St. Mary’s Hospital for Children in Bayside is home to a vulnerable population – one that might be disproportionately affected by the coronavirus should they become infected. But early on, St. Mary’s leadership took extreme precaution and instituted a handful of measures to help keep its staff and vulnerable children safe.
“We have some very, very sick children in the facility,” said Dr. Edwin F. Simpser, CEO and president of St. Mary’s. “We’ve been working very diligently to protect those kids from getting COVID-19. And so far, we’ve been quite successful.”
The hospital, which cares for children who are recovering or rehabilitating from complex medical conditions, was in position to meet the crisis head on, according to Simpser. Each winter, they routinely test children for viruses that could cause more harm to them then the general population. This year, they were able to add the COVID-19 test into the mix.
Additionally, the hospital has taken measures to help prevent the virus from ever making it into the walls of the hospital. Outside vendors have been barred from entering the building, as have meetings with non-employees. Staff are required to wear masks and have their temperature taken before entering the building. Additionally, routine family visits have also been eliminated.
To replace the valuable in-person visits with family, the hospital set up the capacity to hold virtual meetings.
“We very, very quickly set up virtual visits for families with the kids,” Simpser said. “We have staff with iPads that go from room to room and we set up FaceTime or Skype visits between the families and the kids.”
Some families have even chosen to board with their children – making the promise not to leave the hospital in order to prevent the spread of the virus.
As other hospitals and healthcare facilities in the city struggled with their supply of personal protective equipment for staff and ventilators for COVID-19 patients, St. Mary’s found itself prepared and indebted to generous donors.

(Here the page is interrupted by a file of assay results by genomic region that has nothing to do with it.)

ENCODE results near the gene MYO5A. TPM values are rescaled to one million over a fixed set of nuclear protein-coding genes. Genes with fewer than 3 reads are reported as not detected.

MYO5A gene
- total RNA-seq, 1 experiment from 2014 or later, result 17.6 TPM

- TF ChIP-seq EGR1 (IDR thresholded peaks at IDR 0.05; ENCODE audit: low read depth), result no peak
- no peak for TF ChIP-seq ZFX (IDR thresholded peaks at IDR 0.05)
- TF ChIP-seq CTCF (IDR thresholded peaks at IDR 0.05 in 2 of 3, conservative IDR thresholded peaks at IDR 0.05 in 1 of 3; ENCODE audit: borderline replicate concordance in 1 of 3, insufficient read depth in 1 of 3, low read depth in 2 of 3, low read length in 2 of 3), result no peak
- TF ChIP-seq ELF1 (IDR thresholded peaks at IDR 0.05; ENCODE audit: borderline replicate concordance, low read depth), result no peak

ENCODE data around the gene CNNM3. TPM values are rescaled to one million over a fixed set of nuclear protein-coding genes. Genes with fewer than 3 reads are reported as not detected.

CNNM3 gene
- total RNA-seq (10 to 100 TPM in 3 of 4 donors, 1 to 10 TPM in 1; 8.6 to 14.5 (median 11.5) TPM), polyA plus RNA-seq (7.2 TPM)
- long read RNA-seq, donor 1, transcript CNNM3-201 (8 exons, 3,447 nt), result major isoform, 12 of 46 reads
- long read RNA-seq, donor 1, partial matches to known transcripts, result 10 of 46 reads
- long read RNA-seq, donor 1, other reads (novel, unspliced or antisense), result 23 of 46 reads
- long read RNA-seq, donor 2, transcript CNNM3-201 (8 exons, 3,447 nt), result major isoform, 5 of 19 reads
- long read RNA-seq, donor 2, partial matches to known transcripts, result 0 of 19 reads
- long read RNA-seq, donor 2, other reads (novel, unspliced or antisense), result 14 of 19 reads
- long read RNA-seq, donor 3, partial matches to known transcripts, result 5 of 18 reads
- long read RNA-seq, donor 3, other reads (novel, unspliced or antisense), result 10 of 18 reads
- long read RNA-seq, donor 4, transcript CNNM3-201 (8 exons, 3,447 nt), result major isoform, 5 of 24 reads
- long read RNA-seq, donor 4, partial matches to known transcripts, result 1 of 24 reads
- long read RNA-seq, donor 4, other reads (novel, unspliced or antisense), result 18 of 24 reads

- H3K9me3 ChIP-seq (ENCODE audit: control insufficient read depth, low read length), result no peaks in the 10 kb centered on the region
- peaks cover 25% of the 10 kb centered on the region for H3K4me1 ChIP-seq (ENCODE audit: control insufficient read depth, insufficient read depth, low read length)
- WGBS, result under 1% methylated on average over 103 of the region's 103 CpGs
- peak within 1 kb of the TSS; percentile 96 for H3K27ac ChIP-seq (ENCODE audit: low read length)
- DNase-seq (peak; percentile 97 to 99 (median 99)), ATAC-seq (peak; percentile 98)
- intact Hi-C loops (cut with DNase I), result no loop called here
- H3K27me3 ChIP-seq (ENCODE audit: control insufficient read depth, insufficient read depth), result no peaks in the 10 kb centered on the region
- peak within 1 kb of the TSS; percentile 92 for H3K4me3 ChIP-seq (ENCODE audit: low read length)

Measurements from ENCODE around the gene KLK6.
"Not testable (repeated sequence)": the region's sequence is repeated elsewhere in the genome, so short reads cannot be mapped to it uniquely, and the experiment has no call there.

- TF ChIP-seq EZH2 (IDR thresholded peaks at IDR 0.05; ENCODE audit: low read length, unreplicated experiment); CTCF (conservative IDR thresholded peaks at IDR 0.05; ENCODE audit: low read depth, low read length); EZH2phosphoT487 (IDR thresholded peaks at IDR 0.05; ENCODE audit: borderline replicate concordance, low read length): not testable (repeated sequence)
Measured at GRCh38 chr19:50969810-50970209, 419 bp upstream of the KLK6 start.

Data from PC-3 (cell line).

In addition to a regular shipment from the Department of Health, St. Mary’s received donations of masks and other PPE from donors in the community.
“[People] have just gone out and bought surgical masks and just donated them, which bas been very helpful for us,” Simpser said.
While the work hasn’t been easy, Simpser said, St. Mary’s infrastructure and it’s donations have helped make the transition to protecting its children from infection relatively seamless. A big part of this is due to the dedication of the hospital’s tireless staff, according to Simpser.
“Our staff have tremendous anxiety around this pandemic, around what’s going on,” Simpser said. “And yet, our staff are unwavering.”
Members of the staff, in some cases, have had to leave their homes hours earlier than they normally would, due to the changes in public transportation. Others have switched shifts with their colleagues to ensure that everyone has adequate time to spend with their own families.
“There hasn’t been any sense at all from any of our staff about reluctance to come in and to see their patients and to take care of everybody. In fact, it’s been the opposite,” Simpser said. “ Everybody says ‘I’m a healthcare professional, I’m here to help take care of these kids and I’m going to make it work.’ It’s just been marvelous to see our staff step up and contribute to our kids, to our families and to each other.”
Additional reporting by Jenna Bagcal.